Kratom-Linked Hepatotoxicity on the Rise in the U.S.


BOSTON — A small, but growing number of cases of liver injury, related to the herbal product kratom, have been observed over the past 2 years, a researcher said here.

Cases of kratom-associated hepatotoxicity had been sporadic until 2017 when there were three cases alone for a total of seven cases since 2007, as well as four more pending from 2018, reported Victor Navarro, MD, of Albert Einstein Healthcare Network in Philadelphia.

Kratom is derived from an Asian plant, and the authors noted that the product has opioid-like effects — a stimulant at low doses and a sedative-hypnotic at high doses. Moreover, they said that over 90 deaths have been attributed to kratom, according to CDC data.

Researchers from the Drug-Induced Liver Injury Network examined data from 404 cases of herbal and dietary supplement-associated liver injury from 2004 to 2018. They performed a chemical analysis of three products and found kratom (Mitragyna speciosa, the botanical from which kratom is derived from) and no other toxins.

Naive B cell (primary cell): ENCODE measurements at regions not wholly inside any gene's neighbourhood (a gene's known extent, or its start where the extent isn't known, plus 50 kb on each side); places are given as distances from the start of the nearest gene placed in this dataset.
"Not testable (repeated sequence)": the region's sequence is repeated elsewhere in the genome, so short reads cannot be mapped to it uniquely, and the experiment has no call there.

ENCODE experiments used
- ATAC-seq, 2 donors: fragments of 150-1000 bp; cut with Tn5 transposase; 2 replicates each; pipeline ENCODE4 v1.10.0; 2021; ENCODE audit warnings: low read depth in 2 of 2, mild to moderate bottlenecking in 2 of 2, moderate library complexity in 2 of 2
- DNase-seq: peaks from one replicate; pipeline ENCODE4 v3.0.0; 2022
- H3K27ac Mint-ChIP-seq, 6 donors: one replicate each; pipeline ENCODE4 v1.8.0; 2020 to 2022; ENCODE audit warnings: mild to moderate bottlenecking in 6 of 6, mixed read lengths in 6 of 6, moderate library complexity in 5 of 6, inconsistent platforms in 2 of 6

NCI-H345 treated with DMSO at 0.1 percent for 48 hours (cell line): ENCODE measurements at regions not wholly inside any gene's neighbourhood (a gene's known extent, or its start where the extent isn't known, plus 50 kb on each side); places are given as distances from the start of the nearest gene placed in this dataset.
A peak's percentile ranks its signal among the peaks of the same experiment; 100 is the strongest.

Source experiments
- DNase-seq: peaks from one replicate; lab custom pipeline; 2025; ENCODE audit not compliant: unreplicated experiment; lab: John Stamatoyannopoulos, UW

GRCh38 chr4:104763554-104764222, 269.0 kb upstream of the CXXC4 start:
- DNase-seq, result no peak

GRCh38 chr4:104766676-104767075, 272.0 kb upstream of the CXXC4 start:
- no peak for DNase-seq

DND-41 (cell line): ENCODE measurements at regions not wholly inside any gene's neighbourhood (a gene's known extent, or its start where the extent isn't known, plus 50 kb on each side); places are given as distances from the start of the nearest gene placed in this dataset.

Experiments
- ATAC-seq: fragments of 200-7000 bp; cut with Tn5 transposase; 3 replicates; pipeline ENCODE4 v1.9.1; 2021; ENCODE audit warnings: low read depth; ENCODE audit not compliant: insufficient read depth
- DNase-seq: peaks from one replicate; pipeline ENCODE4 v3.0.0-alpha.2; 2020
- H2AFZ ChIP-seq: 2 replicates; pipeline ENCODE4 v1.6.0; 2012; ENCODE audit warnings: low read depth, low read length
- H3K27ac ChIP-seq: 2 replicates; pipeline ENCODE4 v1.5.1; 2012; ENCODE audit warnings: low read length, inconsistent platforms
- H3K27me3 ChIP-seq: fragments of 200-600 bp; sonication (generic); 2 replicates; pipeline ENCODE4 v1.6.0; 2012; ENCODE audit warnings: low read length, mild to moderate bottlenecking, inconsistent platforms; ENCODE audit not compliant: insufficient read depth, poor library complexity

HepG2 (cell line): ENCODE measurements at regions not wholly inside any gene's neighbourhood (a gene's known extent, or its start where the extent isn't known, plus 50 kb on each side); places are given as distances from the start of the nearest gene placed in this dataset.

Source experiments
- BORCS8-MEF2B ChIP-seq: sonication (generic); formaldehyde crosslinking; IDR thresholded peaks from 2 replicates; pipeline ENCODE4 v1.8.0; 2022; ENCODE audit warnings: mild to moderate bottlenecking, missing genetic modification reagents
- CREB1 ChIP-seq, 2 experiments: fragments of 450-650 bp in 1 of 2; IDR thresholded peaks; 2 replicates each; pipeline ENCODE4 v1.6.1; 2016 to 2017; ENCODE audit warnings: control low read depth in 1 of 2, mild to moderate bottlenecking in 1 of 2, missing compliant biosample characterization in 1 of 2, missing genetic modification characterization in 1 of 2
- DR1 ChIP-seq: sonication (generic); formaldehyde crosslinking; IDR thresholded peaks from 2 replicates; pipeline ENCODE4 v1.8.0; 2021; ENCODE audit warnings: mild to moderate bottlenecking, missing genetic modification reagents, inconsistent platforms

Of the seven confirmed cases of kratom-associated hepatotoxicity, patients had a mean age of 46, a large majority were white, and a large majority were men. Patients used kratom for a median of 15 days, and the most common symptoms were itching (86%), jaundice (71%) and abdominal pain (71%), with a median symptom latency of 28 days. All seven patients were hospitalized and all seven recovered, and no patient needed a liver transplant, though researchers noted that two patients underwent a biopsy that showed cholestasis, or a decrease or obstruction of bile flow.

More disturbingly, Navarro said that these patients “seem to have taken pretty small doses” of kratom, smaller than what had been shown to cause injury in a rat model or even some human cross-sectional studies.

Researchers called for further human toxicity studies for the product and emphasized the clinicians should have “heightened awareness” of kratom’s capacity to cause liver injury, as well as its potential for abuse.

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